The Glamorous Life of a Spirit-Worker

Once every quarter, I and my assistant (and any students or apprentices that I may have at the time) do a head cleansing. I learned this from my time working in ATR houses, and also in spiritualism. It’s a way of cleansing and then nourishing or “feeding” the Ori, the spirit of one’s head, that part of us which in my tradition is called the gythia or godhi(grammatically feminine and masculine respectively, after the ON word for priest) and which represents our soul’s connection to the Gods (1). Give how much pollution we deal with on a regular basis, and the press of our secular work, and just work-life balance, plus the struggles inherent in any active spiritual life, it’s a nice time to clear away the dreck and reset ourselves. It’s also messy as hell. 

Without going into too much detail, I combine white substances (2) like coconut milk, regular milk, honey or honey powder, white fruits, white flowers. I sometimes add certain herbs. I mash it all up and ask for Heimdallr’s blessings on it. Then I smear a healthy cup of the goo on a slice of bread, slap it on my crown, i.e. the top of my head, tie on a headwrap securely (3), and usually put a towel around my shoulders in case of leakage. Then I sit in prayer for a couple of hours, after which, I wash it off and go about my business (traditionally, I was taught it’s best to leave it on for twenty-four hours, which means sleeping with it on my head, but I have never done that). Usually we do this on the equinoxes and the solstices,  but with everything going on, we forgot to do it this past March.

So, I’ll share with you a moment of hilarity that ensued today as we did this. Because of how drippy this mixture can be, it’s easiest to have someone else put it on your head and assist with tying the headwrap to keep it all secure. So, I was helping my assistant Tatyana. Unlike my head, which I shave to honor the dead, she has thick, waist-length hair. As a result, she needed a bit more preparation than I for this cleansing. I helped her pin her hair back and poured a cup of the cleansing mixture on a slice of bread. She was trying to position herself so that I could most easily put it on her crown. She leaned back and I, being a woman of action ha ha, slapped it right down on the top of her head. There was only one problem. She moved just as I was putting it down, and I, in my exuberance, used way too much momentum. She came within a quarter of an inch of getting a face full of cleansing mash. It didn’t help that we were laughing our asses off through the whole thing. She had it not just on her head, but all down one side of her face and in her ear too. (I just read this out loud to her and she said, “I am very clean.” with a grin and a double thumbs up). The saving grace of this practice (other than that it really does effect a spiritual restoration of the head) is that the mixture smells really nice.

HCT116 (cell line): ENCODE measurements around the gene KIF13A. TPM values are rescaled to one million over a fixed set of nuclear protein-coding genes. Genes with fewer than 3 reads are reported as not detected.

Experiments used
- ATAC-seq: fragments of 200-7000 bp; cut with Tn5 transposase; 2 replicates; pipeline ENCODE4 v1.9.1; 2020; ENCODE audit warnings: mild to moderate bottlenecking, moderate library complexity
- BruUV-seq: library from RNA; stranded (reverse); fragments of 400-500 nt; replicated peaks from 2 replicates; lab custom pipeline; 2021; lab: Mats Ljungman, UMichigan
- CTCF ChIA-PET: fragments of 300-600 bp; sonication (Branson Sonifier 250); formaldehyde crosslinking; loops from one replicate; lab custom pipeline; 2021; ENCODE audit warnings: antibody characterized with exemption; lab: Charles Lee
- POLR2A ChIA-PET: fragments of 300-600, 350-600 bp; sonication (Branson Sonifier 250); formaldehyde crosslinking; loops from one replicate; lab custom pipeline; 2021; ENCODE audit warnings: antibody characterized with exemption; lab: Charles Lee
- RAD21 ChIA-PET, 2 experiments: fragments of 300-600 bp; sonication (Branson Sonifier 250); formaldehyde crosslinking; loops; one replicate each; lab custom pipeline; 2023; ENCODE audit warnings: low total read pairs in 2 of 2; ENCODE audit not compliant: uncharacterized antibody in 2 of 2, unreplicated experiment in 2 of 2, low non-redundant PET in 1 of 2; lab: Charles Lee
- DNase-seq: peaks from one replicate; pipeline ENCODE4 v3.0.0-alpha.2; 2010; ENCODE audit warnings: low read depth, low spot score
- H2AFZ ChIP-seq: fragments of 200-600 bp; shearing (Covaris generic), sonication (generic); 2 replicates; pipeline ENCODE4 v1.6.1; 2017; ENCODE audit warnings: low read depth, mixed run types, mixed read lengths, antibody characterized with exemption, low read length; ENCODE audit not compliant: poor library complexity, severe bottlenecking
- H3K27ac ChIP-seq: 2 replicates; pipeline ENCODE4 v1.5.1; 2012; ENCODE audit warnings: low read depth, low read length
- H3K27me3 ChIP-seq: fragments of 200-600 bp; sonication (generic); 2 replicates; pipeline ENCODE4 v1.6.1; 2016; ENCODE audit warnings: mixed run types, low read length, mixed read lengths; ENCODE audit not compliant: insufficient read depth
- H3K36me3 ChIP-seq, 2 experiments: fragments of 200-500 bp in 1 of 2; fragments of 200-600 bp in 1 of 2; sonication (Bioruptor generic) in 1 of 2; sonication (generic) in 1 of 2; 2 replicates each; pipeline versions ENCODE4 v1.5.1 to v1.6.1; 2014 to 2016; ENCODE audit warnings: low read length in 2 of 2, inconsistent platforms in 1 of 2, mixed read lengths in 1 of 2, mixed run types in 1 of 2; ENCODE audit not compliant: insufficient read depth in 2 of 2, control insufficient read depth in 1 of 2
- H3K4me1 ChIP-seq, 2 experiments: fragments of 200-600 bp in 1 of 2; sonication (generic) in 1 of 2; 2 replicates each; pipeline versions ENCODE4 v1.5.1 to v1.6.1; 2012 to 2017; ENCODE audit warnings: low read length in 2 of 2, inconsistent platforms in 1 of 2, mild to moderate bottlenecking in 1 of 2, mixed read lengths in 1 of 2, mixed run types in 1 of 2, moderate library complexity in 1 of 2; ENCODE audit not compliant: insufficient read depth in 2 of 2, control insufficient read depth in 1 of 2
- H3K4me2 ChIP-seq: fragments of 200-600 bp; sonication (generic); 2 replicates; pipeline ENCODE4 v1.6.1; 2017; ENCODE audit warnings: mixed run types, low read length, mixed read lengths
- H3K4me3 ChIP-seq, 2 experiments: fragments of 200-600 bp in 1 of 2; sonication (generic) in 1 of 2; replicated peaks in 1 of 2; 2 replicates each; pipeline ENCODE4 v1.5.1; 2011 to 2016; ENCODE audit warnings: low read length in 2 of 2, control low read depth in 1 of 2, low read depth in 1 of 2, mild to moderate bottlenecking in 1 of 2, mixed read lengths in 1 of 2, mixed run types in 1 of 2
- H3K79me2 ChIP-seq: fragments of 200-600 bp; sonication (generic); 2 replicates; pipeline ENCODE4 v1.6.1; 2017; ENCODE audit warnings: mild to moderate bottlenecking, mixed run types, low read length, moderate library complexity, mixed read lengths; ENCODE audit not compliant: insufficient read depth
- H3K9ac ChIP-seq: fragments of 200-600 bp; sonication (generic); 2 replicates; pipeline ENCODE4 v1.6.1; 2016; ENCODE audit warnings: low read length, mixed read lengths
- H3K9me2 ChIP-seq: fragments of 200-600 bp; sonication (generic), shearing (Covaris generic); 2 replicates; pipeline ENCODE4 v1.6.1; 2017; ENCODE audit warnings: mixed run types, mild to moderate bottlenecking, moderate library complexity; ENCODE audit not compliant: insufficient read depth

You know, it’s been a hell of a year all around and I think we could all use a good laugh now and again. Laughter itself can be apotropaic. So, I hope y’all had at least a chuckle reading this. I know that spirit work can seem strange, weird, sometimes a little frightening, sometimes wonderful and filled with ecstatic devotion. It can be all of that and more. But you know,  sometimes it’s nothing more than the absurdity of coconut milk and other assorted ingredients dripping out of one’s ear. 

Enjoy your weekend, folks. 

Notes: 

  1. This is the part of our souls always in connection with the Gods, as opposed to Vè, which means holiness or holy place and is also the name of a soul-part that represents our reservoir of holiness, something that may be cultivated and strengthened by prayer, devotion, and aligning ourselves properly with the Gods. My assistant today said, “so the gythia/godhi part is like PVC tubing that leads to the Gods and through which They can pour holiness?” and…yes, as a description that’s good enough for government work, as the saying goes.